Vatican document on brotherhood still in the works

Archbishop Joseph W. Tobin (CNS/Paul Haring)

The Vatican is legendary for thinking in centuries, which may help explain why a document on the vocation to the religious brotherhood that in some ways has been in the works for a quarter century remains largely in the planning stages today.

When that document from the Congregation for Institutes of Consecrated Life and Societies of Apostolic Life, better known as the Congregation for Religious, eventually appears, certainly no one can accuse them of having rushed into it.

Archbishop Joseph Tobin, an American and former superior of the Redemptorist order who today serves as the secretary of the congregation, told NCR in early September that the document has had a long gestation.

Way back in 1985, the Congregation for Religious held a plenary assembly, meaning a full meeting of its members, dedicated to the topic of the brotherhood. At the time, the thinking was that the brotherhood was ripe for a new theological analysis, particularly since 1985 marked the 20th anniversary of the close of the Second Vatican Council (1962-65).

Under Slovenian Cardinal Franc Rodé, who served as the congregation’s prefect from 2005 to early 2011, there was a push to revive the topic. Tobin said a document went through several drafts, but none was fully satisfactory, and so it was sent back for revision. At this point, he said, it’s impossible to predict when it might be finished.

Whenever it appears, Tobin said the document will not offer an empirical study of the brotherhood, but rather a theological reflection on the nature of the vocation.

We say: Charlottesville reveals the weeping wound of racism. What do we, the American Catholic faith community, do next? Read the editorial.

Despite the delay, Tobin said the subject of the brotherhood remains of vital interest.

“It is a glimpse of male religious life in its ‘pure’ form,” Tobin said, “untainted by clericalism or eclipsed by the demands of ordained ministry.”

Furthermore, Tobin said, the first male religious were “brothers,” in the sense of not being ordained priests. He suggested that a reflection on the brotherhood helps male religious get back to their roots.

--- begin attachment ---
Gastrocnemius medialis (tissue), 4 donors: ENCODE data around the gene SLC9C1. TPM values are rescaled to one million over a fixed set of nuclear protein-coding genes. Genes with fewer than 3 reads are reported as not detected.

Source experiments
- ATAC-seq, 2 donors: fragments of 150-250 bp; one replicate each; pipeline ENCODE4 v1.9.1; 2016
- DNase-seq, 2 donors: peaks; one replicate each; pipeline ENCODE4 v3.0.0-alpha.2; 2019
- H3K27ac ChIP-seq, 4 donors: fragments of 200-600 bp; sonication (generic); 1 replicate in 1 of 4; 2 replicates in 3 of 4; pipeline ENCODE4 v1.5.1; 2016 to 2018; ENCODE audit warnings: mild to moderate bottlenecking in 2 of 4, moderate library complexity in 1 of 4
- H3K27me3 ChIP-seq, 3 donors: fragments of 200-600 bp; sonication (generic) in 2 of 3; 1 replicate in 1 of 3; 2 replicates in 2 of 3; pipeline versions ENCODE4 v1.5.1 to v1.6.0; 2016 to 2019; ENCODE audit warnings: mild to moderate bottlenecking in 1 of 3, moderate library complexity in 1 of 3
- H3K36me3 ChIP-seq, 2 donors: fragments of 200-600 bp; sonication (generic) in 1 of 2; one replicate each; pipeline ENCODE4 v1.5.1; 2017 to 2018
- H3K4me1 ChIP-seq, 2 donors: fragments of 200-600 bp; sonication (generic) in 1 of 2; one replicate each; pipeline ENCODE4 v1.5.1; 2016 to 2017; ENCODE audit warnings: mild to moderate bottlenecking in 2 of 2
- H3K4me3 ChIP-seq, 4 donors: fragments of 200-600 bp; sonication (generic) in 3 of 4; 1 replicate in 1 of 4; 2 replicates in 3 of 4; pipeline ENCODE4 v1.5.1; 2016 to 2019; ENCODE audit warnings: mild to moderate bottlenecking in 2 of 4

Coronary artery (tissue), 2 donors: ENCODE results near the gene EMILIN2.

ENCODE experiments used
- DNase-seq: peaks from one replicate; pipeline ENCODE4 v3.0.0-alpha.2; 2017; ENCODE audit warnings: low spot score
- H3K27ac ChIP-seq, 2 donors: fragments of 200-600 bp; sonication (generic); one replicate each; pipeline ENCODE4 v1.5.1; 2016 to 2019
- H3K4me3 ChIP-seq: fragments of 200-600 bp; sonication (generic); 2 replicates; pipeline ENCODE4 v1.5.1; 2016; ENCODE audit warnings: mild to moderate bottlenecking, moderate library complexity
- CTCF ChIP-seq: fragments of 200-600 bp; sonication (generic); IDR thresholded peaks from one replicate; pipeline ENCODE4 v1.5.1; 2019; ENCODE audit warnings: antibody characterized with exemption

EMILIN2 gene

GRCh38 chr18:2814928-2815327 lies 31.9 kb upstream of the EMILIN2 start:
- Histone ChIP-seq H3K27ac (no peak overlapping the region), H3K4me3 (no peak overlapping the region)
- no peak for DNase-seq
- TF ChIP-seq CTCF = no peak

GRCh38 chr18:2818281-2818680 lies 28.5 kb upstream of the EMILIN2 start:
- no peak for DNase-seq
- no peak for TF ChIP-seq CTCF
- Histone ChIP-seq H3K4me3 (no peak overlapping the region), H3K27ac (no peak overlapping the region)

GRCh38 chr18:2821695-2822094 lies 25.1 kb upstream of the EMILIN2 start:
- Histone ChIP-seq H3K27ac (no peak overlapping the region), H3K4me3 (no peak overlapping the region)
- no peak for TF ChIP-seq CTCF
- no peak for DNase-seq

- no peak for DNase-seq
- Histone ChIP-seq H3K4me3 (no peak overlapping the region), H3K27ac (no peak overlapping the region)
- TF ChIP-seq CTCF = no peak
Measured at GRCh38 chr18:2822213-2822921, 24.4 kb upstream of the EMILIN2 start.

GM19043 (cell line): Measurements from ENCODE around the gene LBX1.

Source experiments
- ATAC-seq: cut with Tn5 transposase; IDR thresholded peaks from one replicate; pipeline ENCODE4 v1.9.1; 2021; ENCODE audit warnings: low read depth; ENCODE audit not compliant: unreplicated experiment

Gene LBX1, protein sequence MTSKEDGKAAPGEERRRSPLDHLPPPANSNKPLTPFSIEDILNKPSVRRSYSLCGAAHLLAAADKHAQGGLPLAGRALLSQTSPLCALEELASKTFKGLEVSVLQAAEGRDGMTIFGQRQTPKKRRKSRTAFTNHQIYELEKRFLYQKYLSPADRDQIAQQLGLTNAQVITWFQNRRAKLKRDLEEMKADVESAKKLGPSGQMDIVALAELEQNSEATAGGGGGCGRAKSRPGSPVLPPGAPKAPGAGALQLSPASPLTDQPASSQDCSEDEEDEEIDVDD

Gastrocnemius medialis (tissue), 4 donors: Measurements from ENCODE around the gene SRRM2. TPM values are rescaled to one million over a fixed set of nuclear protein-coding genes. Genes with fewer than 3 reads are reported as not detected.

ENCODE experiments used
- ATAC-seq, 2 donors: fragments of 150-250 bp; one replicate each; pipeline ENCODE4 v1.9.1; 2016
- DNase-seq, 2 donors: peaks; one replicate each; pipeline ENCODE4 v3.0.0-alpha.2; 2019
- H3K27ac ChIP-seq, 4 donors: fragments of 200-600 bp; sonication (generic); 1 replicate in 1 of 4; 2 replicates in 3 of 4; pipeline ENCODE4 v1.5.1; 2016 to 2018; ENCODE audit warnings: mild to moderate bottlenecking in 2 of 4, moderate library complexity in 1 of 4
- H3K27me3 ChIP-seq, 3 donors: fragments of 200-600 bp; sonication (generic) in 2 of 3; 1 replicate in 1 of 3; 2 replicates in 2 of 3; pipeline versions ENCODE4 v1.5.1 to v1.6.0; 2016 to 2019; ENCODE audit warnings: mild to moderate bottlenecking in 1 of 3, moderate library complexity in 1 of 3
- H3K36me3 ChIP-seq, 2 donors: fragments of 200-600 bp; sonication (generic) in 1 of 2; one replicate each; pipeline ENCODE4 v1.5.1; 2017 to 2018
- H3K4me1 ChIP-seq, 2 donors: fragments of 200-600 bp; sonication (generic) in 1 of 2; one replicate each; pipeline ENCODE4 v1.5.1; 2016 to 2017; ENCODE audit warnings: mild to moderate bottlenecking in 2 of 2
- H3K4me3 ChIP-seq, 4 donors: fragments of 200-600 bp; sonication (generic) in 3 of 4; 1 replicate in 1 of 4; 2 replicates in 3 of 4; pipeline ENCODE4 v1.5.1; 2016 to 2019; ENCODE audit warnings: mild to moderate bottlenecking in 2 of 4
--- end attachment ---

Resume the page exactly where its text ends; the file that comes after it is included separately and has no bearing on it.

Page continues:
According to official Vatican statistics, there are roughly 55,000 religious brothers in the world today, including just under 10,000 in the United States, Canada, and Central America. In the United States, the Religious Brothers Conference (, headquartered in Chicago and founded in the wake of Vatican II, acts as an advocate for the identity and vocation to the brotherhood.

[John L. Allen Jr. is NCR senior correspondent. His e-mail address is]

Support independent reporting on important issues.

 One family graphic_2016_250x103.jpg

Show comments

NCR Comment code: (Comments can be found below)

Before you can post a comment, you must verify your email address at
Comments from unverified email addresses will be deleted.

  • Be respectful. Do not attack the writer. Take on the idea, not the messenger.
  • Don't use obscene, profane or vulgar language.
  • Stay on point. Comments that stray from the original idea will be deleted. NCR reserves the right to close comment threads when discussions are no longer productive.

We are not able to monitor every comment that comes through. If you see something objectionable, please click the "Report abuse" button. Once a comment has been flagged, an NCR staff member will investigate.

For more detailed guidelines, visit our User Guidelines page.

For help on how to post a comment, visit our reference page.

Commenting is available during business hours, Central time, USA. Commenting is not available in the evenings, over weekends and on holidays. More details are available here. Comments are open on NCR's Facebook page.